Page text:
Figure 1
Size-exclusion chromatogram using a Sephacryl 26/60 S-300 column (GE Healthcare) showing a major peak at 215.5 ml corresponding to an approximate molecular mass of ~17 kDa, consistent with a YycF120 monomer. The column was calibrated ...

2.2. Crystallization

Initial crystallization screening was performed using the Wizard I, II and III random sparse-matrix crystallization screen kits commercially available from Emerald BioStructures. The conditions were optimized and the optimal crystals were grown at 293 K by the hanging-drop vapour-diffusion method. 1 µl protein solution at 15 mg ml−1 was mixed with an equal volume of reservoir solution containing 0.1 M Tris–HCl pH 8.5, 12% glycerol and 1.5 M ammonium sulfate and was equilibrated against 500 µl reservoir solution. Crystals grew to maximal dimensions of approximately 0.4 × 0.2 × 0.2 mm within four weeks (Fig. 2 [triangle]).

Figure 2
Crystals of the YycF N-terminal regulatory domain. The largest crystal is approximately 0.4 × 0.2 × 0.2 mm. The smallest division of the ruler corresponds to 0.022 mm.

2.3. Data collection and processing

Crystals were flash-cooled in liquid nitrogen using 25% glycerol as a cryoprotectant. X-ray data were collected at a cryogenic temperature of 100 K on beamline X29 at the National Synchrotron Light Source (NSLS, New York) using an ADSC Quantum-315r CCD detector. A total of 200 frames were collected with an oscillation range of 1° and an exposure time of 0.5 s per frame (Fig. 3 [triangle]). The diffraction data were processed with HKL-2000 (Otwinowski & Minor, 1997 [triangle]). Data-collection and processing statistics are summarized in Table 1 [triangle].

Figure 3
A diffraction pattern of a crystal of the YycF N-terminal regulatory domain. A close-up of an outer region is shown. Rings are shown for 1.7, 2.3, 3.5 and 7.0 Å resolution.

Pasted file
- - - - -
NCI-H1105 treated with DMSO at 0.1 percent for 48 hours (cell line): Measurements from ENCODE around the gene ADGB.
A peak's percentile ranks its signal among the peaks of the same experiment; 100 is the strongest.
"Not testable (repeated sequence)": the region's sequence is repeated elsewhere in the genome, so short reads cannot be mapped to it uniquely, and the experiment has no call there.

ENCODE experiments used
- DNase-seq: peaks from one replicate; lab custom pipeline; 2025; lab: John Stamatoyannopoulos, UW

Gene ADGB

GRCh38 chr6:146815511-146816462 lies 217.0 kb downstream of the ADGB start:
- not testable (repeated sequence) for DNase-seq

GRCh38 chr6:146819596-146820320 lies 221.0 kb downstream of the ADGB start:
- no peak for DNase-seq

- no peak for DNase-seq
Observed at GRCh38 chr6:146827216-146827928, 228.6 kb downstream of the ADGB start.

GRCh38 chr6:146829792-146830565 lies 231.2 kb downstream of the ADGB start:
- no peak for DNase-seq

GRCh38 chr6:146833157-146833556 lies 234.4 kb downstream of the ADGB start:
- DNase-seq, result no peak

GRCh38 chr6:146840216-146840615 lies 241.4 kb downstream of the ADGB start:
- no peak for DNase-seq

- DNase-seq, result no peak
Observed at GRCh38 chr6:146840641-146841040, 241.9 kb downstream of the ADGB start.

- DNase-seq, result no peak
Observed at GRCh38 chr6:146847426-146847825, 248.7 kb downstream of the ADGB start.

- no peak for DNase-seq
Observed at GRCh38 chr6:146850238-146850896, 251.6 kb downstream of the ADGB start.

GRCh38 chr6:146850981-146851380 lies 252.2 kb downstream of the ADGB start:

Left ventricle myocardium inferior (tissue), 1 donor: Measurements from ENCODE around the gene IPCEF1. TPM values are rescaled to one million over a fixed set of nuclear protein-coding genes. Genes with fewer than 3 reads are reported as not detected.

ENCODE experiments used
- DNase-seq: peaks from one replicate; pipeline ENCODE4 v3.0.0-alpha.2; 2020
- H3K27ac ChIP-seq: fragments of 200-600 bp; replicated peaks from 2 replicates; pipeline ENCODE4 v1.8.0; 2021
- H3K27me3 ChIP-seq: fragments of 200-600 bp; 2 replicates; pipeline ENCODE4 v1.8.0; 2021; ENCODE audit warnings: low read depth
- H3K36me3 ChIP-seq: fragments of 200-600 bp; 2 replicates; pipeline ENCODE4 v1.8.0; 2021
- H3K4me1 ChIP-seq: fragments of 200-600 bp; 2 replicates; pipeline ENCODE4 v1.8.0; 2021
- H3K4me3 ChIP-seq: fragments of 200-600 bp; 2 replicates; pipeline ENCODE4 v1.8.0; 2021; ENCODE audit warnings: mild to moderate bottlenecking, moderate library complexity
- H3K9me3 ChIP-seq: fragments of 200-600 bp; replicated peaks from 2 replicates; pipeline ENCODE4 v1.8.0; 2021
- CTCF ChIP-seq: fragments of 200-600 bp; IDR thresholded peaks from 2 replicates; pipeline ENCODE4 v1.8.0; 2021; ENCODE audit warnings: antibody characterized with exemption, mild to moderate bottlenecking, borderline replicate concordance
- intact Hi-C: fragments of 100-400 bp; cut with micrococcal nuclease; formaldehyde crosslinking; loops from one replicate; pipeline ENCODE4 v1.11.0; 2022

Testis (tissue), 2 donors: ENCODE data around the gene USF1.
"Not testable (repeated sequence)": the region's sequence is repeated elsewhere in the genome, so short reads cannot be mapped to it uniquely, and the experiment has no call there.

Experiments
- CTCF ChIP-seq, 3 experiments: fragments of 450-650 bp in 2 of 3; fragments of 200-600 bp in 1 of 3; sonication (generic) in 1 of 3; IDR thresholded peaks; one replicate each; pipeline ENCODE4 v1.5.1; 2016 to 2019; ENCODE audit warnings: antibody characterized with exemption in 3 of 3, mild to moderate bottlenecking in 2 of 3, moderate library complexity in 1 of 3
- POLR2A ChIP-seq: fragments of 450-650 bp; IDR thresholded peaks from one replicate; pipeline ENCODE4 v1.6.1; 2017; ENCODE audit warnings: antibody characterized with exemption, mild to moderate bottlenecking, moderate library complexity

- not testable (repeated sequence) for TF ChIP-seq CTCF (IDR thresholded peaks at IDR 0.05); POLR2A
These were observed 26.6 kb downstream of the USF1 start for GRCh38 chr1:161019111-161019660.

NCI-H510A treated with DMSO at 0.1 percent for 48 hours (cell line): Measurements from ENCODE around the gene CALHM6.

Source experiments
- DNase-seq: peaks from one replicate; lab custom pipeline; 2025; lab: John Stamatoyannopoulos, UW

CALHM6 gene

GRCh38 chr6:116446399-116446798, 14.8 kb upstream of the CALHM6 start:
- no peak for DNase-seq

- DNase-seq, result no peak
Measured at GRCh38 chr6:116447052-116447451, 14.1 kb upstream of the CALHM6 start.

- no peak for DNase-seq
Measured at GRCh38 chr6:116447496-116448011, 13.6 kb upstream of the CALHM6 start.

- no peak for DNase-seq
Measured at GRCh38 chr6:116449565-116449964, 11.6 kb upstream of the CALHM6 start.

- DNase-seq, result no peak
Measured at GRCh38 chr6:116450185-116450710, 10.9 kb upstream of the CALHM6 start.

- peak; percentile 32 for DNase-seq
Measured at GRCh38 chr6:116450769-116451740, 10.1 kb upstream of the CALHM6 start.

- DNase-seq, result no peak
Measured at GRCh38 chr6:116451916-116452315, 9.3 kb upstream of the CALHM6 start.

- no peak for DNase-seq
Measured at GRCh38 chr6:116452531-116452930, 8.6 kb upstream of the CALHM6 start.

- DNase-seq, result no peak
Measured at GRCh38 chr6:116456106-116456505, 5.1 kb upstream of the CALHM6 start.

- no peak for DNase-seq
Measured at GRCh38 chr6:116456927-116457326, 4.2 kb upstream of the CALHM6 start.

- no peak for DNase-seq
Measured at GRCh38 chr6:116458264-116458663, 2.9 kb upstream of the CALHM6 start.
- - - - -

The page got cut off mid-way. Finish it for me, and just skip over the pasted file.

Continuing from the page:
Table 1
Statistics of X-ray data collection and processing

3. Results and discussion

The N-terminal regulatory domain of YycF encompassing residues 1–­120 was purified using three chromatographic columns. We observed the presence of both unphosphorylated and phosphorylated versions of YycF120 on overproduction in E. coli, although the unphosphorylated protein dominated (Fig. 4 [triangle]). The use of a MonoQ column was essential for separation of the two versions and successful crystallization of the purified unphosphorylated YycF120. This also enabled purification of the phosphorylated YycF120, which may allow comparative structural studies to shed light on plausible con­formational changes induced by phosphorylation as a mechanism for YycF activation.

Figure 4
Native polyacrylamide gel electrophoresis of purified phosphorylated and unphos­phorylated YycF120. Lane 1, bovine serum albumin; lane 4, unphosphorylated YycF120; lane 2, phosphorylated YycF120; lane 3, 10 µl unphosphorylated ...

Crystals of YycF120 belonged to space group P3121, with unit-cell parameters a = b = 59.50, c = 79.06 Å. The data set contained a total of 11 994 unique reflections in the resolution range 50.0–1.95 Å, with a completeness of 97.7% and an R merge of 7.7%. The data were analyzed with the program PHENIX (Adams et al., 2002 [triangle]) and no twinning was detected. The crystal contained one molecule in the crystallographic asymmetric unit, with 58% solvent content and a V M value of 2.9 Å3 Da−1 (Matthews, 1968 [triangle]). The structure has been determined using the molecular-replacement method and deposited in the RCSB Protein Data Bank with accession code 3f6p. Details of the structure will be reported elsewhere.

Acknowledgments

The X-ray data for this study were measured on beamline X29 of the National Synchrotron Light Source. Financial support came principally from the Offices of Biological and Environmental Research and of Basic Energy Sciences of the US Department of Energy and from the National Center for Research Resources of the National Institutes of Health. We thank Dr Nadezhda Gelava at the University of Kansas Analytical Proteomics Laboratory for assistance in mass spectrometry. This work was supported by the NIH/NCRR COBRE program P20RR17708.